wheres vvs laxmans name in this whole article??stats cannot prove greatness.A dissapointing article to your usual standards.And you havent provided any answers to the the question posed in your title.Of all the possible greats you could only find a 30 year old jonathan trott and alistair cook.?

  • POSTED BY on | June 8, 2011, 3:26 GMT

    French Open was won by Li Na, not La Ni

  • POSTED BY on | June 8, 2011, 3:32 GMT

    The article seems to end abruptly... I'm looking forward to enjoying Dale Steyn' career progress :) I have no quibs in calling him a 'Great' but would prefer a 'Great in Progress.' In bowling circles, no other bowler compares and I'm glad Mr. Roebuck didn't even attempt to bring Broad, Anderson or Zaheer Khan into the equation... there's such a massive gap between Steyn and the rest of the pack. The batting has been dominated by SRT and Kallis, two Greats of the past decades... in South Africa, there is the possibility that AB (if not hampered by the Captaincy) can go on to become a daring accumilator of runs, power, swiftness, determination, creativity... he set out to meet that goal a few years ago and has progressed well... he needs to push that up a notch or two.

  • POSTED BY on | June 8, 2011, 3:37 GMT

    Correct me if I'm wrong, but wouldn't batsmen who are great be batsmen that score lots and lots of runs, rather than ones who are flashy and exciting? Sure there's the likes of Sehwag, Gilchrist, Richards who murdered attacks and scored at a great pace, but other 'great' modern players such as Kallis, Yousuf, Jayawardene accumulate. So on the same token, Cook could become one of the great batsmen if he keeps scoring runs the way he has of late. Granted, his form has come against a misfiring Aussie bowling team and a weakened Sri Lanka, but you still have to score them and he is scoring big. Right now, if you were looking at the England team and saying who do you want to get out, I would think it would be Cook, which to me says he is on the way to becoming a great player.

  • POSTED BY on | June 8, 2011, 3:42 GMT

    That Darren Sammy is on that list tells you a little bit about bowling stocks around the world. Thilan Samaraweera is truly a tiger at home, but not so much away. Check out his home and away statistics. I bet they'll tell you a story. Too many batsmen average above 50 these days for my liking.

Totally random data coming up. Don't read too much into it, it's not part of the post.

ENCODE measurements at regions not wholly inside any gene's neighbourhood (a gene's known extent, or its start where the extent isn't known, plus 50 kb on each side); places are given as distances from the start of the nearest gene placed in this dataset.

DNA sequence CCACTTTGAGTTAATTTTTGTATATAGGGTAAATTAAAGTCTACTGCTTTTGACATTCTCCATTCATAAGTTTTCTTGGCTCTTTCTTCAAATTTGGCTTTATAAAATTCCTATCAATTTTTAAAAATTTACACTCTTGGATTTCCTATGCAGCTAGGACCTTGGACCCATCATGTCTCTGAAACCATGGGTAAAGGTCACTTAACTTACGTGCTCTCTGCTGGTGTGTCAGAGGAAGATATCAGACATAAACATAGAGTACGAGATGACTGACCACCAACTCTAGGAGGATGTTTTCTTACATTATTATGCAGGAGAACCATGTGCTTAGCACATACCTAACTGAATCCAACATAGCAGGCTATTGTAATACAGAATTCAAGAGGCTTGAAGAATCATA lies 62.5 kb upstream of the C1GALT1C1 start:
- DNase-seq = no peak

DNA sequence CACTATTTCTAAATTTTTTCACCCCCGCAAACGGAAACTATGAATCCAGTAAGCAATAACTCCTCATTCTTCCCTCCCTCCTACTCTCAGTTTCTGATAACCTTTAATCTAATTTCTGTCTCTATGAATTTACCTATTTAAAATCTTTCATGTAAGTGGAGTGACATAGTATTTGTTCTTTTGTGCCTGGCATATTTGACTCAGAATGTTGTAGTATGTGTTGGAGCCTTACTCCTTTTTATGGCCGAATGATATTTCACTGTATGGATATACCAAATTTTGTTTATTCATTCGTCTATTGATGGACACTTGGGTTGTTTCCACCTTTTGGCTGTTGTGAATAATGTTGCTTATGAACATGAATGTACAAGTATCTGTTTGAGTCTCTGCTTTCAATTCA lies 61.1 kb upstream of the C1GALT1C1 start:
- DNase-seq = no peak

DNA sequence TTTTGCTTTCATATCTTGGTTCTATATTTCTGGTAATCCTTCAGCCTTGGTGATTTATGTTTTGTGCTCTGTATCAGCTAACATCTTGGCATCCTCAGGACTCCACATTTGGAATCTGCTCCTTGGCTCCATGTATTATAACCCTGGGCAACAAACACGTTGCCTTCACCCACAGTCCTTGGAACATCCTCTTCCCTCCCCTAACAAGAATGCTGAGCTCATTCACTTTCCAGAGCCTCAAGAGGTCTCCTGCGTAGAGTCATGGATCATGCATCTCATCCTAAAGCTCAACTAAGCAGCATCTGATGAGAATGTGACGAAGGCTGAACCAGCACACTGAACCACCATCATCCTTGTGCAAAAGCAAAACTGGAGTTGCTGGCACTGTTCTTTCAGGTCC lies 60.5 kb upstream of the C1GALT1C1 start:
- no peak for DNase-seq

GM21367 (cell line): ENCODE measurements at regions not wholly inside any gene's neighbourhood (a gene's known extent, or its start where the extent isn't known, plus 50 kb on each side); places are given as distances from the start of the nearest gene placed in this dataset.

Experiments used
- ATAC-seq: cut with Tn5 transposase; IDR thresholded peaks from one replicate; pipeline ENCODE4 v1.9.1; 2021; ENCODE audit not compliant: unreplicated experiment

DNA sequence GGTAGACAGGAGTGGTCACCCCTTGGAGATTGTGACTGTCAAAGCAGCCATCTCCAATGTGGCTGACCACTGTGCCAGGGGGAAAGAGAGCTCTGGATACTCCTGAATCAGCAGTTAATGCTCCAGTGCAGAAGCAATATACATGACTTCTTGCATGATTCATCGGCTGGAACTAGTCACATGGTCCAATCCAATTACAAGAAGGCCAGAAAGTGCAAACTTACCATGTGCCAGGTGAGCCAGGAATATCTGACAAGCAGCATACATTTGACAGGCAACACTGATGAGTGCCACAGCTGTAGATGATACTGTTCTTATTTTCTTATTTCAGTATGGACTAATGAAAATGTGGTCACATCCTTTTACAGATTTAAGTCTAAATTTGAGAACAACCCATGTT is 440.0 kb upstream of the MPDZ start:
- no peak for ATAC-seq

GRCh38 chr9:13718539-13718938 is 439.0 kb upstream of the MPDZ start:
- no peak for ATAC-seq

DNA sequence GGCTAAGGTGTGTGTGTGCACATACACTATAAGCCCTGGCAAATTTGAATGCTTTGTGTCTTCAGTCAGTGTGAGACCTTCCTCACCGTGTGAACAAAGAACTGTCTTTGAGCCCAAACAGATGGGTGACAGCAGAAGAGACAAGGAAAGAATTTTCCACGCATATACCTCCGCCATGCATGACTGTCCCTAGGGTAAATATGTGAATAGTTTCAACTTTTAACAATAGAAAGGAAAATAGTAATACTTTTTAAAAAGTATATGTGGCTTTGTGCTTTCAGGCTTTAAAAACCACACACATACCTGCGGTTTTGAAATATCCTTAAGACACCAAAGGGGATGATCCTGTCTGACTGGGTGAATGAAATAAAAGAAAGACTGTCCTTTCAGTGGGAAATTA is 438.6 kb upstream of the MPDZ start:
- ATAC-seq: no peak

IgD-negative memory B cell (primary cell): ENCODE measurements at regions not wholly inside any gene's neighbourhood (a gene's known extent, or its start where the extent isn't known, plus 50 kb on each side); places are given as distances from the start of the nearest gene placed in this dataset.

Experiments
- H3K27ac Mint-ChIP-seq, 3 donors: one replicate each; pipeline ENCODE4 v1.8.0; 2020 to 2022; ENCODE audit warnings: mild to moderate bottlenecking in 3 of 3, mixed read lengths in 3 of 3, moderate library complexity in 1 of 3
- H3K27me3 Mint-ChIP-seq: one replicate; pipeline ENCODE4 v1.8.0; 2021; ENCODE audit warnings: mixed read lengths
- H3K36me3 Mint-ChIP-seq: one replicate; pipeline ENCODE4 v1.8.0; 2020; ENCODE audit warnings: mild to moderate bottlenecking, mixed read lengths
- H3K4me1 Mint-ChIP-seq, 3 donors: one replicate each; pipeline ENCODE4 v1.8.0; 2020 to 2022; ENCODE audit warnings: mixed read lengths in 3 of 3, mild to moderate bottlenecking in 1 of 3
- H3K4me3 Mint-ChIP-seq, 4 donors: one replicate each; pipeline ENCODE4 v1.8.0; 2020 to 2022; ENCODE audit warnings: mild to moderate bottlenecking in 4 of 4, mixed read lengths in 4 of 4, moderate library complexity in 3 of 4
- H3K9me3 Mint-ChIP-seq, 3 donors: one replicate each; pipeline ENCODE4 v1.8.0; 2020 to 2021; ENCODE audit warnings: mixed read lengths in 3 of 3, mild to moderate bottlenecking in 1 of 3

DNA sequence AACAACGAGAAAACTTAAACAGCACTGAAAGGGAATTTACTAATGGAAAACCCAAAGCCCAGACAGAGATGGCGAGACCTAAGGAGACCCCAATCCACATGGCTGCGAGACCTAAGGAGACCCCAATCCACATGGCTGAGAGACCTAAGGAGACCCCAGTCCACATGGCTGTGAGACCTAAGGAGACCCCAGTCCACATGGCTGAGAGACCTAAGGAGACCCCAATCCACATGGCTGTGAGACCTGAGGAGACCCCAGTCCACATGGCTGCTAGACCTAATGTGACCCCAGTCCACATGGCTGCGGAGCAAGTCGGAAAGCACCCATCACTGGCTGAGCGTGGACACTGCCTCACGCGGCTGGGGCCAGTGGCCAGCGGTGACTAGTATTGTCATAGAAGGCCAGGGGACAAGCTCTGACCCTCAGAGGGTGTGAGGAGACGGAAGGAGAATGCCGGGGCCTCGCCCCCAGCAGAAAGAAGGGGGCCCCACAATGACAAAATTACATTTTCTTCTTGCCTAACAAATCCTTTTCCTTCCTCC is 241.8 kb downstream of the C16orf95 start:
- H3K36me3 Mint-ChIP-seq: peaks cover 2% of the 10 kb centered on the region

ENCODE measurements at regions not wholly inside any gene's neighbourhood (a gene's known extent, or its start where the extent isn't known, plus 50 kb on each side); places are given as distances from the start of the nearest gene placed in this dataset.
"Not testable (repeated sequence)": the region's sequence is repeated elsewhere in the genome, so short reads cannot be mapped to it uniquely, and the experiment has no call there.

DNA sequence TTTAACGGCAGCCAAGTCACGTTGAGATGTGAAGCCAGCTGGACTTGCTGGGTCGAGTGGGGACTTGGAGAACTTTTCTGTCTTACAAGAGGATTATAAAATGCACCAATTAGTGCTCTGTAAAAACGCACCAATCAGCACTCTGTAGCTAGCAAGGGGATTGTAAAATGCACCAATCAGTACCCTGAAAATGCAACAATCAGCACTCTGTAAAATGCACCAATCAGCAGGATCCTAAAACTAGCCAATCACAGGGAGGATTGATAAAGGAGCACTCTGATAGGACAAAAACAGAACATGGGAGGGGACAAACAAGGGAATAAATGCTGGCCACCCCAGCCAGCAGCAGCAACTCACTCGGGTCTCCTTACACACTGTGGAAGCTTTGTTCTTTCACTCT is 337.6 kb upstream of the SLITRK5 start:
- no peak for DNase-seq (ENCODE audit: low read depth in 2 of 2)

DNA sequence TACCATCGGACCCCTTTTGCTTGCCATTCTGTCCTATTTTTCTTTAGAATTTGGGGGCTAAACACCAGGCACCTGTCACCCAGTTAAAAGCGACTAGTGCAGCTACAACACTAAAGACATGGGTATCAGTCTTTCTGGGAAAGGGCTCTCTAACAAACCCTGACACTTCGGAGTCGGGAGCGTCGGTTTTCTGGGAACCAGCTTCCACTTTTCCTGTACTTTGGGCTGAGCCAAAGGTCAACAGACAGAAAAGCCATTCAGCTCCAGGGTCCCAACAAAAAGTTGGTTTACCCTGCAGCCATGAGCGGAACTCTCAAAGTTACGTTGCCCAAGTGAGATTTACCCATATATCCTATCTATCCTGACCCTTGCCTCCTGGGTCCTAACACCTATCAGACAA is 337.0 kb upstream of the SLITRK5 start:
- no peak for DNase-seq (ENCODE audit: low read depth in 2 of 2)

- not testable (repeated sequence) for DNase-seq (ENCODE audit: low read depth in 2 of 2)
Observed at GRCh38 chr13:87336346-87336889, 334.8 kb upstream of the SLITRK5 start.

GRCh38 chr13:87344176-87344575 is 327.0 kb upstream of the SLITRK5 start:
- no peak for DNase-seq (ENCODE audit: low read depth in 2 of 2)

• POSTED BY Andy500265 on | June 8, 2011, 3:44 GMT

    Brilliant article, but I believe that it was Li Na that won the Women's French Open.

  • POSTED BY on | June 8, 2011, 3:47 GMT

    It would be unfair to discount zaheer khan.Being the lone superstar bowler,strike bowler and workhorse on the dead and dissapointing tracks of india,he has performed his duties with immense creidibilty!And on a pure skill level he matches and even outstrips steyn.whose to say what he might have achieved had he played on helpful tracks more often.With a good 3 years of solid playing left in his career he might prove everyone wrong!especially heading into the english and aussie tours at his peak!

  • POSTED BY Dhitik on | June 8, 2011, 3:54 GMT

    nice as usual, but sentence not complete towards the end "..., while Cook and Trott set out to score lot of runs. And h...."

  • POSTED BY BillyCC on | June 8, 2011, 3:56 GMT

    Dale Steyn is the only potential fast bowling great in this era, Asif and Aamer could have been, but are now forever tainted. Graeme Swann has the potential to be the great spinner of his generation. Shane Watson will be the great all-rounder of this era if he stays fit and performs as he has done in the recent past for the next four or five years. In terms of batsmen, it is the non-flashy candidates that may have the truest claim to greatness in this era. Move aside Pietersen, Duminy, Clarke etc and look towards Trott, Dilshan, Gambhir etc.

  • POSTED BY sivasena on | June 8, 2011, 3:59 GMT

    Not agreeing with the author. I really dont believe batting average is the proof of greatness. Quality of the innings you played is the true measurement of greatness.